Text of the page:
A Gardener's Diary: Beets are naturally sweet
With the fantastic mild weather we have experienced in November, I have managed to rake the leaves and move most of the perennial potted plants to the greenhouse for winter. I got all the carrots, parsnips and beets out of the ground so I could get that space ready for next spring.
I had to do something with the beets. The tops I just cooked like spinach, some I put in soups and the left-overs I just froze.
When it came time to cook the beets, I searched on the Internet for an easy way to do it. I found a site where it called for washing the beets and baking them in a covered pot with a bit of olive oil at 350 F for about 45 minutes to one hour depending on the size. The small ones were done in 30 minutes. If you never liked beets before you have to try them this way. It brings the sweetness out. They are easy to peel and the skins come off very thin so there is not much waste.
As I was searching I also found some interesting facts. Beets are the second largest source of sugar, after sugar cane. And amazingly, beets have twice as much natural sugar as corn, carrots or tomatoes. Beets help your mental health. They contain betaine and also trytophan, which relaxes the mind and creates a sense of well-being, similar to chocolate. Beets can also lower your blood pressure. Beets are highly nutritious and “cardiovascular health” friendly root vegetables. Certain unique pigment antioxidants in the root as well as in its top greens have been found to offer protection against coronary artery disease and stroke, lower cholesterol levels and have anti-aging effects.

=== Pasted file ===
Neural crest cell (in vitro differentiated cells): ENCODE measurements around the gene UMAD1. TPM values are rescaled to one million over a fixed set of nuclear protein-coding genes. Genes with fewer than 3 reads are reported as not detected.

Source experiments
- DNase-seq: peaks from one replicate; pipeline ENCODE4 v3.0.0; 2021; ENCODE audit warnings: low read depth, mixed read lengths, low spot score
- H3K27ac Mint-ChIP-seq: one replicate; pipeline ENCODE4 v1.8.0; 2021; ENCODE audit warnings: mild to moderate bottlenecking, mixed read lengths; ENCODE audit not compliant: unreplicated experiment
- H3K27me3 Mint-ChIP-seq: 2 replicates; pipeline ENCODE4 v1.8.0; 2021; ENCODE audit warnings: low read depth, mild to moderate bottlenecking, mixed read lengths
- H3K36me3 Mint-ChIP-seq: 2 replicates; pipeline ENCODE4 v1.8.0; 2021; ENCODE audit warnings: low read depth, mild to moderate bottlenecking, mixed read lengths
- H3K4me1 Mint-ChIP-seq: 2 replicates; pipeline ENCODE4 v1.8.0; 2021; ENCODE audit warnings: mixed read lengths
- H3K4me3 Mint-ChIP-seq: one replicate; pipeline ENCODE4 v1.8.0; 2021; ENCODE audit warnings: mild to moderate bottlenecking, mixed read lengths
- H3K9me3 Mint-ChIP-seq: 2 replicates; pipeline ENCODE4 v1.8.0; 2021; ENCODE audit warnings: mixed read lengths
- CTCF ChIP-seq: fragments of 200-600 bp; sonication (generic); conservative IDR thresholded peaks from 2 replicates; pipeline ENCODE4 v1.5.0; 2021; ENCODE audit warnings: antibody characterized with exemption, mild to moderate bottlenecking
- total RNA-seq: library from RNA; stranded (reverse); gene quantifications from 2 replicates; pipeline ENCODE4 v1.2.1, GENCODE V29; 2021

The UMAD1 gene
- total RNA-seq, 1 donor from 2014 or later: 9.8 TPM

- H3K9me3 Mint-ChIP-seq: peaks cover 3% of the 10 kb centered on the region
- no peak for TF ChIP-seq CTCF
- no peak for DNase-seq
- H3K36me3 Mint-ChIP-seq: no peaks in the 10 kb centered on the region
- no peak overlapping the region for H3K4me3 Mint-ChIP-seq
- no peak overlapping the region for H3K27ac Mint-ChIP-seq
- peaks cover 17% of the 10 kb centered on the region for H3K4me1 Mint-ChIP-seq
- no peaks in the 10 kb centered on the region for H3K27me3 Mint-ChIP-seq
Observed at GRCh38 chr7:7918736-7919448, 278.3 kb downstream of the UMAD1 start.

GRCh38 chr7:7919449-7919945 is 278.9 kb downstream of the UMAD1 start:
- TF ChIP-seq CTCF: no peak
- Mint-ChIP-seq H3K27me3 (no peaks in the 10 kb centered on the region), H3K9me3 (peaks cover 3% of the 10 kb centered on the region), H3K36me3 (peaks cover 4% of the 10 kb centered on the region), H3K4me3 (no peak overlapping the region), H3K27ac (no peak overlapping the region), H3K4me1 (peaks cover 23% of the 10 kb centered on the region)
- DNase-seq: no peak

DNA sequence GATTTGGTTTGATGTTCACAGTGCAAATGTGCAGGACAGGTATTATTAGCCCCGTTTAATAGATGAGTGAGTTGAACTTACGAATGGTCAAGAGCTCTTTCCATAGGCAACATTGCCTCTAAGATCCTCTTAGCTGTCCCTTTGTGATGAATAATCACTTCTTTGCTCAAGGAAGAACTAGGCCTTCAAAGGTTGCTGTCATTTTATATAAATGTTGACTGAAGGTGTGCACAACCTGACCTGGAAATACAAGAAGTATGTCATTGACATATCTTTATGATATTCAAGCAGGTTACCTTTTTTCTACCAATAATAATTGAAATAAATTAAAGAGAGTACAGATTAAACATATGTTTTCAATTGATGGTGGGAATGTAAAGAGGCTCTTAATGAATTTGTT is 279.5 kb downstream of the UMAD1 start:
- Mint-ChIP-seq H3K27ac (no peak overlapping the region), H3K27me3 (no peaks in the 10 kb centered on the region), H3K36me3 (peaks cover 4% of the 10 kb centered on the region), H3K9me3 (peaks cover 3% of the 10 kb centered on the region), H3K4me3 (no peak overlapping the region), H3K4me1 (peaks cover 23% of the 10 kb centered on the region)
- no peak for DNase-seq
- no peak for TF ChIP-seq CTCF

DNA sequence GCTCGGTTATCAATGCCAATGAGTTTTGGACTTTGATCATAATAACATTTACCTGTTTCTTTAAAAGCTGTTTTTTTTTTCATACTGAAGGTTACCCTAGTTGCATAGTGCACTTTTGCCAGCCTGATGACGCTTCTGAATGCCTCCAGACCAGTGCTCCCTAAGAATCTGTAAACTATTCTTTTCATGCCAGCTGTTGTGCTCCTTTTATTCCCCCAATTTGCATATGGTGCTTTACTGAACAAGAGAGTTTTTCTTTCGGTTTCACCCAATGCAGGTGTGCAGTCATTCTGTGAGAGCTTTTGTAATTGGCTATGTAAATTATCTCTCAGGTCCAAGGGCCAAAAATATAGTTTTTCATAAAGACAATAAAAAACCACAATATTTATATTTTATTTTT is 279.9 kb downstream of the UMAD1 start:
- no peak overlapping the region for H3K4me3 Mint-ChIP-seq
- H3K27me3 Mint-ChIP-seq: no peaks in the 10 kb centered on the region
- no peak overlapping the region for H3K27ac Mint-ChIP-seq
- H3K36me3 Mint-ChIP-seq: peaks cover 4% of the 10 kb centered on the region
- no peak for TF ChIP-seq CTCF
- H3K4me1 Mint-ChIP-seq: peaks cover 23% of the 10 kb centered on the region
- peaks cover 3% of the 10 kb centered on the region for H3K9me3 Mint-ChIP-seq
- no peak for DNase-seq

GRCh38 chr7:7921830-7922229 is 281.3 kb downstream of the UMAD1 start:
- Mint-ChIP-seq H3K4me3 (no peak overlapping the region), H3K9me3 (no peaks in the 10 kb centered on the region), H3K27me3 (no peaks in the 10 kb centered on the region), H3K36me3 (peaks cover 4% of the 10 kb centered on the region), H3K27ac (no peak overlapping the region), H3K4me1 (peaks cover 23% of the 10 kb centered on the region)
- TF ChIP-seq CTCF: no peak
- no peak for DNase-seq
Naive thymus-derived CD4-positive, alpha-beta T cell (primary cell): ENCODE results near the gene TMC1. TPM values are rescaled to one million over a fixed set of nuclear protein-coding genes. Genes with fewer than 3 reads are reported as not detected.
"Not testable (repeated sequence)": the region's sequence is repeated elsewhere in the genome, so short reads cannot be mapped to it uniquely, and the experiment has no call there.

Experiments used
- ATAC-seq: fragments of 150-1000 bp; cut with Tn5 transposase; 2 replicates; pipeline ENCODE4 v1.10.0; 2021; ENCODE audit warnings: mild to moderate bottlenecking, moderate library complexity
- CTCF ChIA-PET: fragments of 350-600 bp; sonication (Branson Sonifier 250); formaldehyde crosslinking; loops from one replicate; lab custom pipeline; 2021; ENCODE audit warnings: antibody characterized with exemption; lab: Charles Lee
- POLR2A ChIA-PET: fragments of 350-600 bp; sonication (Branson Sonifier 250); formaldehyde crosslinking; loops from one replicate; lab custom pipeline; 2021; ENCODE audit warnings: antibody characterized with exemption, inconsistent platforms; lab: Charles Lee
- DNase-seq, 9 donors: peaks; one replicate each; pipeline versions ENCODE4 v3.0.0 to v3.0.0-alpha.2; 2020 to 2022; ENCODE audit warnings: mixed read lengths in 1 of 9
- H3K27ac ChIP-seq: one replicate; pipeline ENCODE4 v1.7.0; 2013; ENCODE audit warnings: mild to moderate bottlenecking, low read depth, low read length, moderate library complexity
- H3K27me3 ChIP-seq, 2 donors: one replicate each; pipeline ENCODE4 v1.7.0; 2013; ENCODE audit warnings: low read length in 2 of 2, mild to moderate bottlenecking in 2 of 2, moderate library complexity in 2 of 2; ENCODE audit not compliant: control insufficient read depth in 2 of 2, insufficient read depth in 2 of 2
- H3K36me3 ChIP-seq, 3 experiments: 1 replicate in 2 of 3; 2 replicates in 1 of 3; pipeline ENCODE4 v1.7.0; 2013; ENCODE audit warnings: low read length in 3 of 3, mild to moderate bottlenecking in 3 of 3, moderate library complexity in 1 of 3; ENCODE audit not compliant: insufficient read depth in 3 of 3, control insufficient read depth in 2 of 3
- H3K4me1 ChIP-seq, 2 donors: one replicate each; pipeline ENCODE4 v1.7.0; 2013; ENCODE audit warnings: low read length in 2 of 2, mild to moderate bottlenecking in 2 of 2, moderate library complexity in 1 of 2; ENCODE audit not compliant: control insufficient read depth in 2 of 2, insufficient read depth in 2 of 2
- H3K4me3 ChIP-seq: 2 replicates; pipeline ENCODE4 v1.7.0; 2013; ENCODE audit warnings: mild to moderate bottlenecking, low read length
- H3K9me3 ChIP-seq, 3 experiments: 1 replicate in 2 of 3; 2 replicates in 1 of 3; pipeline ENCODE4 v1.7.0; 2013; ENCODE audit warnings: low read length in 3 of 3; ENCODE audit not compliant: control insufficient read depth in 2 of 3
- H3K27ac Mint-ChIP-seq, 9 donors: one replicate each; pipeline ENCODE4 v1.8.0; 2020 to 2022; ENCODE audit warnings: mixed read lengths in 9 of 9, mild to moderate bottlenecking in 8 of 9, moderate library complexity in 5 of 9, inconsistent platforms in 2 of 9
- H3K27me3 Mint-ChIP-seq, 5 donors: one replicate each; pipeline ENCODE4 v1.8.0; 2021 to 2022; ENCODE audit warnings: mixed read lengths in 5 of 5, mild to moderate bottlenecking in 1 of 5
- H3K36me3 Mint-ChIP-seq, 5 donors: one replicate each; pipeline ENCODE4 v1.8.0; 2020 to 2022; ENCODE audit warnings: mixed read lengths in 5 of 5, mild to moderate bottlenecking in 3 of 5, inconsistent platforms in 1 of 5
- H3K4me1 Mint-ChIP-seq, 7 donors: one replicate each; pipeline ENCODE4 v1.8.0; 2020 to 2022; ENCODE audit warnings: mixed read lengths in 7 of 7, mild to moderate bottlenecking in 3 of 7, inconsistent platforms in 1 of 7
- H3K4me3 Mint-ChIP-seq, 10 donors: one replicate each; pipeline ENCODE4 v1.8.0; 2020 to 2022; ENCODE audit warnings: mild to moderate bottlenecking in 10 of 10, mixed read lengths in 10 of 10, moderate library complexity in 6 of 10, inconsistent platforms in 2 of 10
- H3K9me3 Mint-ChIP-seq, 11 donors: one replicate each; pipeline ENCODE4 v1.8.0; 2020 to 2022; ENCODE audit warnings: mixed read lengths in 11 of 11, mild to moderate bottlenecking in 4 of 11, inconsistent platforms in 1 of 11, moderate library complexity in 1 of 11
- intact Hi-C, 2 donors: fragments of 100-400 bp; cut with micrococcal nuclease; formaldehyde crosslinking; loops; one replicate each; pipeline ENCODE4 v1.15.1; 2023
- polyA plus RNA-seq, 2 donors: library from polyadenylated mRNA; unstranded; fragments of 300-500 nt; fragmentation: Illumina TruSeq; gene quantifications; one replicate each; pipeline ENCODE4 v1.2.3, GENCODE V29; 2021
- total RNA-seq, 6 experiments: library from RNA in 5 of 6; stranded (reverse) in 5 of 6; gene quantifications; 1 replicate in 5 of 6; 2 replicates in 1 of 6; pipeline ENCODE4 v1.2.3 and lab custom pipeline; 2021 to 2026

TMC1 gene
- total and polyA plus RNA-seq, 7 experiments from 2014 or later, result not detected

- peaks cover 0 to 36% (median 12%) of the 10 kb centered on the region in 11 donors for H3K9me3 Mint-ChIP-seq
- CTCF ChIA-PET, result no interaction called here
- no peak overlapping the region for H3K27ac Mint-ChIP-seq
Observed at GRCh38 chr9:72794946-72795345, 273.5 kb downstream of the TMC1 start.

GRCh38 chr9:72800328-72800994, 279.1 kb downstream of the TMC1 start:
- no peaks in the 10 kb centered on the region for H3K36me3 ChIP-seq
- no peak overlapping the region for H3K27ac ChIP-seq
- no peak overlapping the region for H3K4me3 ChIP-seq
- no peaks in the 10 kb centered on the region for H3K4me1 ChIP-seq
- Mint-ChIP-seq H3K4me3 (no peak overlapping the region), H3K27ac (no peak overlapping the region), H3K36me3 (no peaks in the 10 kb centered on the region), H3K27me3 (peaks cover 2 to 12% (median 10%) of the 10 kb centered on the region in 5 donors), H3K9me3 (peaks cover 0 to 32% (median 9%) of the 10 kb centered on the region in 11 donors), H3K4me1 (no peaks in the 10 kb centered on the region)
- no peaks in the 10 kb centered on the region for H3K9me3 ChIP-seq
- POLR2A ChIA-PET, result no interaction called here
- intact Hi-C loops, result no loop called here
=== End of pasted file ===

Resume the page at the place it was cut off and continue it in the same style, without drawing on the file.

Beets are very low in calories and contain zero cholesterol. The nutrition benefits come particularly from fiber, vitamins and minerals. Fresh tubers contain small amounts of vitamin C and its top greens are rather excellent sources of it.
Additionally, the greens are an excellent source of carotenoids, flavonoid anti-oxidants, and vitamin A; the greens contain these compounds several times more than the roots. Consumption of natural vegetables rich in flavonoids helps to protect from lung and oral cavity cancers. The root is also a rich source of B-complex vitamins such as niacin (B-3), pantothenic acid (B-5), pyridoxine (B-6) and minerals such as iron, manganese, copper, and magnesium. Further, the root indeed has very good levels of potassium. Beets also contain levels of phosphorus, beta-carotene, beta-cyanine and folic acid. They are a wonderful tonic for the liver, work as a purifier for the blood, and can prevent various forms of cancer.
Sow beets as soon as spring weather becomes “settled” in your area. Plant your beets in an airy, exposed section of your garden with lots of well-aged compost worked into the soil. At harvest, pull beets on a dry day and cut off the tops near the crown. Don’t wash or rinse off the roots. Put them into a plastic bag with a number of small holes, and put these in a cold root cellar or in the crisper of the refrigerator. You’ll be amazed at how long they’ll last!
If you think you don’t like the taste of red beets, you might want to try Golden beets. They make an attractive addition to the table and their flavour can be quite mild and sweet. But, their seed often germinates poorly and seedlings grow slowly, so if you grow Golden beets, you should plant them more thickly and give them a little more attention throughout the season.
For more information: 250-558-4556.
Jocelyne Sewell is a gardening enthusiast and member of Okanagan Gardens and Roses Club in Vernon. Her column appears every other Wednesday.